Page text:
In Ghana, when a person passes a farmer in the field, they call out, “Ayekoo,” which loosely means “I see you” or “I acknowledge you farming the land.” In response, the farmer says, “Aye,” to thank the passerby for the acknowledgement.
When naming their new farm in rural Washington, Deepa Iyer, the daughter of Indian immigrants, and her partner Victor Anagli, who grew up in the Volta region of Ghana, wanted to honor this call and response tradition, so they christened their 21-acre property Ayeko. Located in the town of Enumclaw, Washington—40 miles southeast of Seattle—Ayeko is covered with fruit trees and raspberry and blueberry bushes and bisected by a creek.
“It’s magical,” says Iyer, who grew up in New Jersey.
The couple—who between them have two children and one full-time, off-farm job—are currently growing organic vegetables on one acre and have started a U-Pick for the berries. But in the future, they hope to invite other farmers and families who are Black, Indigenous, and People of Color (BIPOC) to join them.
“We want to share this land with other people,” Iyer says. “Our vision is village-style, everyone growing food—a life where kids can run out the door and don’t have to make an appointment to have a play date.”
As of today, however, Iyer and her family and community—along with others across Washington state and along the entire West Coast—are largely sequestered indoors as a result of the wildfires that are burning around the state and region. “We are concerned because there are fires very close to here . . . we are surrounded by dry grass and anything could happen,” Iyer told Civil Eats in an email. “Crops are looking affected by smoke; nothing has been lost to fire, but it feels like the season is over in many ways.”
Before the fires, Iyer found out she’d been chosen as one of 12 recipients of the Castanea Fellowship, a two-year program that helps support a racially just food system. The fellowship comes with a $40,000 grant and a connection to a network of experienced farmers who get together for six “learning immersion journeys.”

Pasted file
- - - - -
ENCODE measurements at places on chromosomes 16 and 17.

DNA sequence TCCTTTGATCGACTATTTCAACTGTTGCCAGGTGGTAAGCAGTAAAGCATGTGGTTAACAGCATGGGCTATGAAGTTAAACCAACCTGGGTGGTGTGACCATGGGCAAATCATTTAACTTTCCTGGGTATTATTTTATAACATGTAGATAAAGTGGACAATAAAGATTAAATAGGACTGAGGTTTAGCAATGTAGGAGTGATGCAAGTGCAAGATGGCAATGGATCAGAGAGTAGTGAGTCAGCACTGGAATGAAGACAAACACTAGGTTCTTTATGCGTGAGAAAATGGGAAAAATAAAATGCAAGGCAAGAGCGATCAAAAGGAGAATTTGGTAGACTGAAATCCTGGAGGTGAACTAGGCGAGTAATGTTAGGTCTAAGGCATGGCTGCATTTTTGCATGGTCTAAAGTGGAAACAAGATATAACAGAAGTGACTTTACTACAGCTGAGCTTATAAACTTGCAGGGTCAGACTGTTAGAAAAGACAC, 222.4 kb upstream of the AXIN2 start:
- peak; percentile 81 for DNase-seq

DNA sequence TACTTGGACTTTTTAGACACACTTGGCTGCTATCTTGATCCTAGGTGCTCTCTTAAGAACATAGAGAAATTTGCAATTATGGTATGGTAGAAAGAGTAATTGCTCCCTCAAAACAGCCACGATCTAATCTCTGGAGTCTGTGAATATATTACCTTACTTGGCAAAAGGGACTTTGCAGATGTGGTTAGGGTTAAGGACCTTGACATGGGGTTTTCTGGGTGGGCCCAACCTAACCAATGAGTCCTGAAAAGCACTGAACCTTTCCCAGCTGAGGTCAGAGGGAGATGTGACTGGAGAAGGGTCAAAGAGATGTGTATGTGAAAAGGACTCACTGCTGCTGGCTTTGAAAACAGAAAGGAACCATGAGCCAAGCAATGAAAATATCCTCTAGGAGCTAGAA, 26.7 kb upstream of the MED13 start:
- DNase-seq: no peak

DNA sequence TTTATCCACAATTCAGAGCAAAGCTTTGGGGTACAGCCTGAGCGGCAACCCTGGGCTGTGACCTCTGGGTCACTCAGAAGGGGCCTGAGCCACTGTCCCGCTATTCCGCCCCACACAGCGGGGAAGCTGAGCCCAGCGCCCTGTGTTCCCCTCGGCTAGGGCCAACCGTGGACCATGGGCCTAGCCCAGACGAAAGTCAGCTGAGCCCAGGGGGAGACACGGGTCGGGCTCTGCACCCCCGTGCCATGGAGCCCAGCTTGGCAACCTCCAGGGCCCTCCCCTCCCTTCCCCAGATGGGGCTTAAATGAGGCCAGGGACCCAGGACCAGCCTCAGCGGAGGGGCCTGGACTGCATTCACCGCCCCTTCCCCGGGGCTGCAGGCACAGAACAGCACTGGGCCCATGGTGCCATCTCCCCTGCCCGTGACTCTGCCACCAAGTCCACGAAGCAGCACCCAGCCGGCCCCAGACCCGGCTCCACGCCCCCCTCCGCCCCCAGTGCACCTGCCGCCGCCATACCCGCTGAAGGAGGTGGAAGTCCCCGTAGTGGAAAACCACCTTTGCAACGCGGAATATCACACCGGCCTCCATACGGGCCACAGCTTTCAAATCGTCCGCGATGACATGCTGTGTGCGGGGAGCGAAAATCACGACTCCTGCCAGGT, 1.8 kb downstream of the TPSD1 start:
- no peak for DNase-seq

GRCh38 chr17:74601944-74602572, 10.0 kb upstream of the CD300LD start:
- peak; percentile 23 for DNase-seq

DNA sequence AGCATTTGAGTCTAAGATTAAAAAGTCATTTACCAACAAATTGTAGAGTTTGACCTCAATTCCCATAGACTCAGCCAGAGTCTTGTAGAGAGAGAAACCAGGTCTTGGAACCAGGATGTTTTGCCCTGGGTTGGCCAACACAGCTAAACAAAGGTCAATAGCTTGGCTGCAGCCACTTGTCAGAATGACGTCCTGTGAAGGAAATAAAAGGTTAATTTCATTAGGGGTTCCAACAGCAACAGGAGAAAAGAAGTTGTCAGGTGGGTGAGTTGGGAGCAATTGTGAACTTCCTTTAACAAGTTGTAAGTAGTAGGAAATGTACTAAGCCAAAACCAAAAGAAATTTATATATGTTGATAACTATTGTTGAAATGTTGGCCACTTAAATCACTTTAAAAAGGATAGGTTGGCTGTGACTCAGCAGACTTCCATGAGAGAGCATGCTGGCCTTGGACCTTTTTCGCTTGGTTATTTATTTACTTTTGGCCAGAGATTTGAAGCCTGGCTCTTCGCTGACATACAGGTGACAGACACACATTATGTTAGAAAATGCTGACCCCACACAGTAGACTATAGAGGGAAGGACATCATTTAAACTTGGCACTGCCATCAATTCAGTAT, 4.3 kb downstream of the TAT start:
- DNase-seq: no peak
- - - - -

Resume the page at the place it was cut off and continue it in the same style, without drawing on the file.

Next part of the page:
Farzana Serang, executive director at the Castanea Fellowship, says Iyer is a valuable part of the cohort. “What’s incredible about Deepa,” Serang says, “is she’s been farming for 20 years, making culturally relevant food more accessible, and still considers herself new to the work.”
Discovering a Love of Farming
Iyer fell in love with farming the year after college, when she took a six-month soul-searching trip to India. While there, she visited botanical sanctuaries and worked on intentional farming projects. When she returned home, she found an internship with a watershed organization, Stony Brook-Millstone (now the Watershed Institute), which also had an organic farm.
It was there that she discovered environmental education. She would take school children to the pond and collect water samples that were full of tadpoles and dragonfly nymphs. “I didn’t even know that this type of work existed,” Iyer says. “You can be out in nature with kids as they discover their love of nature?!”
She also got hooked on organic farming. “I would stand on the truck and the guys would come in with the harvest and throw pumpkins at me,” says Iyer, who describes herself as “a tomboy to the death.” She caught all the pumpkins.
Now, at 42, Iyer still relishes manual labor. “Bending over and pulling weeds all day? I love that!” she says.
Iyer also spent a year as a teacher-in-residence at Slide Ranch, an educational farm on the coast north of San Francisco that connects children to nature. That experience put Iyer more firmly on the path of food systems education and led her to launch an urban farm collective in Oakland called (SOL), which she ran for six years before heading to Michigan State University to study the intersection of social justice and the ecological impact of our food and farming systems.
Anagli, who she met in Michigan, comes from a long line of farmers in Ghana. One of the first questions he asked her was, “How do you want to change the world?”
“I’d never been asked that before,” Iyer says.
Eventually, the couple moved to Oakland with their young son and began the hunt for a plot of fertile land.
Twenty-One Acres in Enumclaw
They started searching for land with some friends, but everything they found within a two-hour drive from Oakland was out of their price range. Iyer, who has family in Seattle, shifted the search to Washington and in early 2018, she found the property in Enumclaw.
Iyer also landed a full-time job at the International Rescue Committee in Tukwila, where she heads up a community agriculture and food security program with refugees from Burma, Bhutan, and the Democratic Republic of Congo. Through this, she runs four community gardens in South King County, as well as two market garden production sites, and she co-runs the Tukwila Village Farmers Market.